The Covid-19 pandemic and related market disruption will undoubtedly lead to shareholder class-action suits against publicly traded companies and their directors and officers.
We expect securities class action suits arising out of the Covid-19 pandemic to focus largely on alleged disclosure violations, including claims that the company misrepresented products intended for use during the pandemic or measures it took or is taking in response to the pandemic; claims the company downplayed or failed to disclose the current or anticipated impact of the outbreak on its production, sales, customers, or profits; and claims the company used the outbreak to conceal misconduct or other negative information.
Challenges for Plaintiffs in Covid-19 Era
The current pandemic certainly creates opportunities for event-driven litigation, but it also gives rise to substantial challenges for plaintiffs to prove securities fraud claims.
Establishing loss causation will be particularly difficult given market-wide declines that have impacted nearly every public company across all industries. While plaintiffs typically need not establish that an alleged misrepresentation was the sole cause of a stock’s price decline, they do need to link their losses to the alleged misrepresentation as opposed to intervening market forces.
To some extent, plaintiffs are in uncharted waters in light of the swiftness, severity, and global nature of the market volatility caused by the Covid-19 pandemic.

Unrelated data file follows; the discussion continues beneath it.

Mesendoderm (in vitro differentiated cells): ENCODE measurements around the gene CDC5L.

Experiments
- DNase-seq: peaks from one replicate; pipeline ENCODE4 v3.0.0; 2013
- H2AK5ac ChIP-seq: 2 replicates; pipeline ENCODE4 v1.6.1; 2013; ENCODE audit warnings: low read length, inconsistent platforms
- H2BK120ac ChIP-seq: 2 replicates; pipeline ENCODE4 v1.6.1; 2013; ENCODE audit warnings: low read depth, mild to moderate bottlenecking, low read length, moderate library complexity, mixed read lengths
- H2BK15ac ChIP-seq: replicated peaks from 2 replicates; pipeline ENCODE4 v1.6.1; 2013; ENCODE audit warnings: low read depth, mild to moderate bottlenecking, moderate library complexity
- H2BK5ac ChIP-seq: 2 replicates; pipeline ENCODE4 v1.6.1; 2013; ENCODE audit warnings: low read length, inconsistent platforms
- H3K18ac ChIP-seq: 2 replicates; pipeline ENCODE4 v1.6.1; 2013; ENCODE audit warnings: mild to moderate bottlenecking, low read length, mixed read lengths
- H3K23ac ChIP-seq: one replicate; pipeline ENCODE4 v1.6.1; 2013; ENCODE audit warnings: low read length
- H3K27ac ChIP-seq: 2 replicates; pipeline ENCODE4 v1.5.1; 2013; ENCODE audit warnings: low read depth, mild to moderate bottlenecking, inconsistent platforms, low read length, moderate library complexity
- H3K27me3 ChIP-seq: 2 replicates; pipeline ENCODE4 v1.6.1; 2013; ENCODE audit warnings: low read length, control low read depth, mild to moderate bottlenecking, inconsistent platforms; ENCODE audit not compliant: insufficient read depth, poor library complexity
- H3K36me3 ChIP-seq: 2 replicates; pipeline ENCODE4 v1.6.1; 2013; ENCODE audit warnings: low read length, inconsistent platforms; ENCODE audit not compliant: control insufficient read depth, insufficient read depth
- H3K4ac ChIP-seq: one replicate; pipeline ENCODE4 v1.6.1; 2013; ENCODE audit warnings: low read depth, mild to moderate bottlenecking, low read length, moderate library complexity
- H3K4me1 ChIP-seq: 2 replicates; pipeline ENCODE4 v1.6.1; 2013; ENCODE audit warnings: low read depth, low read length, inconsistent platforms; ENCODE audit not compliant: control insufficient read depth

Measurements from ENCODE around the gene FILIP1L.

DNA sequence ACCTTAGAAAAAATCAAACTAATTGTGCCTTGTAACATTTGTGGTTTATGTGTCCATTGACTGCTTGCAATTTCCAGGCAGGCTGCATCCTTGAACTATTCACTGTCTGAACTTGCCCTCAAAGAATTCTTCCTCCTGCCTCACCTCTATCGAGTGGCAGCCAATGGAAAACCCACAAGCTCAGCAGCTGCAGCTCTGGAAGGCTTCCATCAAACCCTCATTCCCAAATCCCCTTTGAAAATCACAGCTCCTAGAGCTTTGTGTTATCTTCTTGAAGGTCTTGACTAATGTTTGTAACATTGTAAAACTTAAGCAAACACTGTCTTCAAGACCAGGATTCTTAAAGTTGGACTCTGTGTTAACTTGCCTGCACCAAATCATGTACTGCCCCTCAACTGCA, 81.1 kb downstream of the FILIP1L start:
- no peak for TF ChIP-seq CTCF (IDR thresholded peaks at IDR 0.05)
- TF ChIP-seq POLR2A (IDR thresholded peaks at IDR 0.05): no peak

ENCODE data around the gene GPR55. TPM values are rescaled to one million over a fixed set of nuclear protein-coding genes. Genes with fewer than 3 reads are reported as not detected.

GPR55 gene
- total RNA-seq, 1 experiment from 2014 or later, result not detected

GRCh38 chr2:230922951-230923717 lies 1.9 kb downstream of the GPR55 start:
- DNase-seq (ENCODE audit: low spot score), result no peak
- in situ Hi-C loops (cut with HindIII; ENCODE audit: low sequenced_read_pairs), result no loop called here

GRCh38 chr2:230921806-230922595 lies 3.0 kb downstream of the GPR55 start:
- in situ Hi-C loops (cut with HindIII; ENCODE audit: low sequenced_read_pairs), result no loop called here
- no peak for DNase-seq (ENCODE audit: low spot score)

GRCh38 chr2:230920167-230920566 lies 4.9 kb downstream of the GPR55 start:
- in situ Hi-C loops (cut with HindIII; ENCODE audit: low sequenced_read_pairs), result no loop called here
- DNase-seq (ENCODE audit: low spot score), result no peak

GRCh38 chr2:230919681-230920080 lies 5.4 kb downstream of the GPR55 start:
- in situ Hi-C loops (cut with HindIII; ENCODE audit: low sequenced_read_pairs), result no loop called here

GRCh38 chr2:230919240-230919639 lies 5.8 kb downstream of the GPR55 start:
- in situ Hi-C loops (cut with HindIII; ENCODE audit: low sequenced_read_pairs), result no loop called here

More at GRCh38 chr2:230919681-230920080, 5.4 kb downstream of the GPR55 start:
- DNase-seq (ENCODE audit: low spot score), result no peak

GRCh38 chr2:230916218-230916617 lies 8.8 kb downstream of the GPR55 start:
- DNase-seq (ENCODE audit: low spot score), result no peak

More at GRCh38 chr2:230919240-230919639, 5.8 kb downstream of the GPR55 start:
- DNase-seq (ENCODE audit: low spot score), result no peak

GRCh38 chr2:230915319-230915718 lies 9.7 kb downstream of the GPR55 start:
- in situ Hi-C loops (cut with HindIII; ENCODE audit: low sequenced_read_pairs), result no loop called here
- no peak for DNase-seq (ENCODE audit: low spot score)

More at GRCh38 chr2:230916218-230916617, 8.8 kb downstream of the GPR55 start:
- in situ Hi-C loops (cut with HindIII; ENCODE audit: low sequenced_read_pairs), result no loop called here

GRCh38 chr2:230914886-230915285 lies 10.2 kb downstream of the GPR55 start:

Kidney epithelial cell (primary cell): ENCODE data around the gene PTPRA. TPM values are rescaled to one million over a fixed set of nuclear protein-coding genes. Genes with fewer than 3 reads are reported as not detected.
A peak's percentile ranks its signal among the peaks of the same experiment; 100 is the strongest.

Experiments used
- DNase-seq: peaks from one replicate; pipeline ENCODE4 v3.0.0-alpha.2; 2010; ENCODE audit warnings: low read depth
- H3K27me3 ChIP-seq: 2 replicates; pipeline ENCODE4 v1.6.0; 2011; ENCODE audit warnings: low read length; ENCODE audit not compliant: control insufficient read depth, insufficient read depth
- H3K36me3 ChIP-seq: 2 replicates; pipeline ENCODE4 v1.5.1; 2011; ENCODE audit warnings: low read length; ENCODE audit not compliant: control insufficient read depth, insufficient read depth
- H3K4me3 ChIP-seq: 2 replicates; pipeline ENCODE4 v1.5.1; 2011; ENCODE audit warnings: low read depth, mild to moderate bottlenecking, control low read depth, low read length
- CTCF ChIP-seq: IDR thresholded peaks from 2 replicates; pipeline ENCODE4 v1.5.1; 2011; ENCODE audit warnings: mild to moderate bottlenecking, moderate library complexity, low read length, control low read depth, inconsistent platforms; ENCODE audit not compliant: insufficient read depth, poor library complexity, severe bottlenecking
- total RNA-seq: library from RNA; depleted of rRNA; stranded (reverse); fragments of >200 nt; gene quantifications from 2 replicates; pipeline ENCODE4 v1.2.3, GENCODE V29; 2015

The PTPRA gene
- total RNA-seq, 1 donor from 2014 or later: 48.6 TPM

Scienter is also likely to pose a challenge for securities class-action plaintiffs. Demonstrating knowledge of falsity, particularly in disclosures focusing on risk assessments and future projections, will be difficult given the unprecedented nature of this global pandemic and the uncertainty that it has created.
In past shareholder litigation arising from public health crises, allegations that a company failed to accurately estimate and disclose all risks associated with an outbreak rarely were successful due to the difficulty in alleging scienter. Note, however, that while actions under Sections 10(b)(5) and 20(a) of the Securities Exchange Act of 1934 must meet a heightened standard of scienter, cases filed under certain other provisions of the Securities Act of 1933, such as Section 11 for misstatements in registration statements, do not require fraudulent intent.